Still, I learned a LOT from this class that I will be using both for Cai's training and to coach my clients. (In particular, I currently have 3 ongoing clients who are training for various sports.)
These were the biggest take aways for me:
- Learn how to interact with your dog in a fun, playful way, that you can use to practice focus/engagement without using your dog's trained tricks. This is a key intermediate step that was missing for me (and most other trainers!). It builds up your dog's ability to work for you for longer periods and in more distracting areas, without falling into the trap of nitpicking your dog's work (which will cause stress for both dog and handler).
- Give your dog plenty of time to "acclimate": look around, take in the sights/sounds/smells, and assess the safety of the situation. If you do not give your dog enough time to do this, he will not be able to focus fully on you and the work, and you are setting yourselves up for failure.
- Sometimes the dog wants to start play/work before he's taken enough time to acclimate, because of the draw of treats and toys. In that case, you need to ignore your dog's attempts to engage until you're sure that he's truly ready. (I've experienced this with Cai a number of times.)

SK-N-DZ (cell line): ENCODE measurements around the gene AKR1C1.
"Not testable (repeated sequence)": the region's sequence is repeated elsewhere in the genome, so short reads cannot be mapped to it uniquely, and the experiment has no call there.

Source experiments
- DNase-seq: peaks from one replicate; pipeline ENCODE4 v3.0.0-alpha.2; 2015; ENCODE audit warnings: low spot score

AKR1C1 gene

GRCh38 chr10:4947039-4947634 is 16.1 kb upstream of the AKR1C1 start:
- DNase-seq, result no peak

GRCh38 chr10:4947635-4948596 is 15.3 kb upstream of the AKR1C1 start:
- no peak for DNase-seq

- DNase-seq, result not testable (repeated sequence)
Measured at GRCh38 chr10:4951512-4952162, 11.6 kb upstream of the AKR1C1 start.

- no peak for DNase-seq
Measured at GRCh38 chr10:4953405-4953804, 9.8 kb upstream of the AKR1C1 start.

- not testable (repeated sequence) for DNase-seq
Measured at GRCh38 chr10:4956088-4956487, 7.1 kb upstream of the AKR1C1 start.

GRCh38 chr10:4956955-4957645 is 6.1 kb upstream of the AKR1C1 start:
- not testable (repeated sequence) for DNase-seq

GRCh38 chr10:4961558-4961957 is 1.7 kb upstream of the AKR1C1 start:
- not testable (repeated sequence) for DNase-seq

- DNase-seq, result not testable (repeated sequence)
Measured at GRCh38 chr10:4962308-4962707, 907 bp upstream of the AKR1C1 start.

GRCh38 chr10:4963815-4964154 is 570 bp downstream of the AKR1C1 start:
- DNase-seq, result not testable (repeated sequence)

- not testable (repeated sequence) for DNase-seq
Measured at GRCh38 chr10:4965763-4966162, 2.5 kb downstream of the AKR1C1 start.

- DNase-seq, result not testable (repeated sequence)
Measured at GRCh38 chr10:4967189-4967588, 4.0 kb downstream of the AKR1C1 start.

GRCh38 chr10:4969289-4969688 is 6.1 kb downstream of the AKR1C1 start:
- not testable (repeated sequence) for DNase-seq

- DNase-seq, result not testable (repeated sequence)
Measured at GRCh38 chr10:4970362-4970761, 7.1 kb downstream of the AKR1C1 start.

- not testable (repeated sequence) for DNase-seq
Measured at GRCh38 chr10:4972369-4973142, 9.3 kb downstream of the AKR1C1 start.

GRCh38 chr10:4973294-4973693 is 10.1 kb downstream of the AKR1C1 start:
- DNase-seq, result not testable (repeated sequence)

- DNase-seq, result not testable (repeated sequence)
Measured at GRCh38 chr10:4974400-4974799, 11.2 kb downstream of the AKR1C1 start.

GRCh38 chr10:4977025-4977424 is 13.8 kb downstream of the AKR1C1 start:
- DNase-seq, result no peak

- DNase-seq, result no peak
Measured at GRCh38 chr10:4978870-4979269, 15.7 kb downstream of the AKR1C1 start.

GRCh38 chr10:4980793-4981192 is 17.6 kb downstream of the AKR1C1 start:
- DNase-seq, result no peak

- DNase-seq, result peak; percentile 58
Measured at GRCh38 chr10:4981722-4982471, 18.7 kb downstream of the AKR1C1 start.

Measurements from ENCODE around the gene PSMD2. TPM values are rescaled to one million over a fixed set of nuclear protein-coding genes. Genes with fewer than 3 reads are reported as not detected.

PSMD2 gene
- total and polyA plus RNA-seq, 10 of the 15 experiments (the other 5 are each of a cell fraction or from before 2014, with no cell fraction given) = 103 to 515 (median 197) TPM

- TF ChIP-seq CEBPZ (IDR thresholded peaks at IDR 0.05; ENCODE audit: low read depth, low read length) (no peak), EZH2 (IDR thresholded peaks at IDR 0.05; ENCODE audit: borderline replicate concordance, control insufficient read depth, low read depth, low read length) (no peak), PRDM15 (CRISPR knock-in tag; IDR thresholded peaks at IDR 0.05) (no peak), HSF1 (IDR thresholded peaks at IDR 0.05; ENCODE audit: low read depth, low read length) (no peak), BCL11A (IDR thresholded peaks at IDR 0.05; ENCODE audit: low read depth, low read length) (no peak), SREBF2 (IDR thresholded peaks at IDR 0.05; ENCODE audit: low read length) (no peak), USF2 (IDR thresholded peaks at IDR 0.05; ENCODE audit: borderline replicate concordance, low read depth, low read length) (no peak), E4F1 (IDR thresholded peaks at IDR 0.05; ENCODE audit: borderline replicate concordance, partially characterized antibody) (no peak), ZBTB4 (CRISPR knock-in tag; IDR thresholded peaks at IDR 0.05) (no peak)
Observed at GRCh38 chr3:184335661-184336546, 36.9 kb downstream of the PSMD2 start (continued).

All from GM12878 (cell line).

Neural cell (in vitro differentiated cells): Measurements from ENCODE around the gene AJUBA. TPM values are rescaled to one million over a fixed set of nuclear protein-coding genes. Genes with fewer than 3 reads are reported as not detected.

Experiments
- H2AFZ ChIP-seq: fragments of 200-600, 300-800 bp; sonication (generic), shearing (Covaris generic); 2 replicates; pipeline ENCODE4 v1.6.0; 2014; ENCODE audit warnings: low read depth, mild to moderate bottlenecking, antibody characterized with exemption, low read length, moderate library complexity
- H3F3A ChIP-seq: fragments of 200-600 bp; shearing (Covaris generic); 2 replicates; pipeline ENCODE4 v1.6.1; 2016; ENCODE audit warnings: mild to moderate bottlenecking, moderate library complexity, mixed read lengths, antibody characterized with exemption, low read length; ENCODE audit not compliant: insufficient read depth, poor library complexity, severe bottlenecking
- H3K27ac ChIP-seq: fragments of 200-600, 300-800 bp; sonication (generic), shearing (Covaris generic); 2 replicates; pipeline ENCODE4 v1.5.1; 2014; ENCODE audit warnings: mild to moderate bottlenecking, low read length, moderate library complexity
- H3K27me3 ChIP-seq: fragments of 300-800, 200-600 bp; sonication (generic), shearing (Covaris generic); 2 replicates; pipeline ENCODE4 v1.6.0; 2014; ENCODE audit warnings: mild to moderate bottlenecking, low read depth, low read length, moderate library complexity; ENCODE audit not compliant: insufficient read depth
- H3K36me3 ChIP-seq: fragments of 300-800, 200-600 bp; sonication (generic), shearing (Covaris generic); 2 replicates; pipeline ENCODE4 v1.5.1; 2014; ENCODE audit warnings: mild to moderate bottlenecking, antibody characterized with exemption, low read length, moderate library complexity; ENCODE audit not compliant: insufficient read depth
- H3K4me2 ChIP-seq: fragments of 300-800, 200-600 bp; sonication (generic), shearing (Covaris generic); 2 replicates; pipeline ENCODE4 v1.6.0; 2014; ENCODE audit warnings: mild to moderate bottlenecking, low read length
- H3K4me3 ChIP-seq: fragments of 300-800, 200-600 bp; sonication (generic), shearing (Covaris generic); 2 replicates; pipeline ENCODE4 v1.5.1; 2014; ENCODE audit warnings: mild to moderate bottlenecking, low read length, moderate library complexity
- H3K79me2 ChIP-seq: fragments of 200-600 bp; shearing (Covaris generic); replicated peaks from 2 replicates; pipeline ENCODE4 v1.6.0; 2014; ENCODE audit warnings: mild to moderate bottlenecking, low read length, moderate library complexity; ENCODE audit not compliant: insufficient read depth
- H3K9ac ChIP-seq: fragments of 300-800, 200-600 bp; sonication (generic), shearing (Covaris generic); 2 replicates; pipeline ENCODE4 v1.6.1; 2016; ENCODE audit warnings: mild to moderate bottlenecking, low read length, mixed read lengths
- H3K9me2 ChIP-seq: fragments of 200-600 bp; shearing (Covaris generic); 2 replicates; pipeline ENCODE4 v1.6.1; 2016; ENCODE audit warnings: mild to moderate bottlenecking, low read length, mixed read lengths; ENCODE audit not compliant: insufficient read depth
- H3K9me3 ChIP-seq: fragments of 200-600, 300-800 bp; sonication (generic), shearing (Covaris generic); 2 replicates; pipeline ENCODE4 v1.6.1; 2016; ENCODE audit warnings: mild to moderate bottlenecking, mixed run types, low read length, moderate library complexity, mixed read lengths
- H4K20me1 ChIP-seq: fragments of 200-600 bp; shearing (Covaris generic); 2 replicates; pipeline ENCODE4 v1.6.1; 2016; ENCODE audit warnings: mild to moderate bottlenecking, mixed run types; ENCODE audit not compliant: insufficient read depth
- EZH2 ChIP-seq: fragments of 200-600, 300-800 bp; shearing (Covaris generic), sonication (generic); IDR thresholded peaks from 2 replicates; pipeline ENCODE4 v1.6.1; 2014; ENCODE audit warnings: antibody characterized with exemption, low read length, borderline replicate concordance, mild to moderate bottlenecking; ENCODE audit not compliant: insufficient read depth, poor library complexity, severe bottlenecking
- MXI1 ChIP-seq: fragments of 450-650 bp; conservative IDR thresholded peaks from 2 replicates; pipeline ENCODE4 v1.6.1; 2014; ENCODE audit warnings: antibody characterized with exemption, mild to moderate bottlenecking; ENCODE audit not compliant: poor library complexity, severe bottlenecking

Here's a video of us working on engagement training on August 8th:
I have Cai's attention, but I have to keep the treats coming fast and furious to keep it. If anyone were to walk by, he would have stopped and stared for a good long while before being ready to turn back to me.
Here's our final video, from September 10th:
We have learned how to move and play together without the treats needing to come so frequently. We're both more relaxed. Cai looked away a few times when someone walked by, but after just a quick glance to assess the safety of the situation, he was back to focusing on me. After warming up with playful engagement, I was able to smoothly transition to work, and he stayed happy and focused! No deflation because work is boring or too much pressure or because he's conflicted between me and the environment.
I am beyond pleased - and this was with minimal completion of homework on my part! I feel positive about our future obedience/rally/freestyle/etc career.
Where to go from here:
- Continuing to stretch out the length of time Cai is happy to interact between primary reinforcers.
- Continuing to practice in slowly more distracting/busy areas.
- Getting the food off my body, so that Cai is not dependent on its presence. (Though the food will be nearby and I will still use it to reward him, and it will also function as a distraction to work around.)
- Teaching new tricks and tidying up old ones at home, separate from working on engagement outside.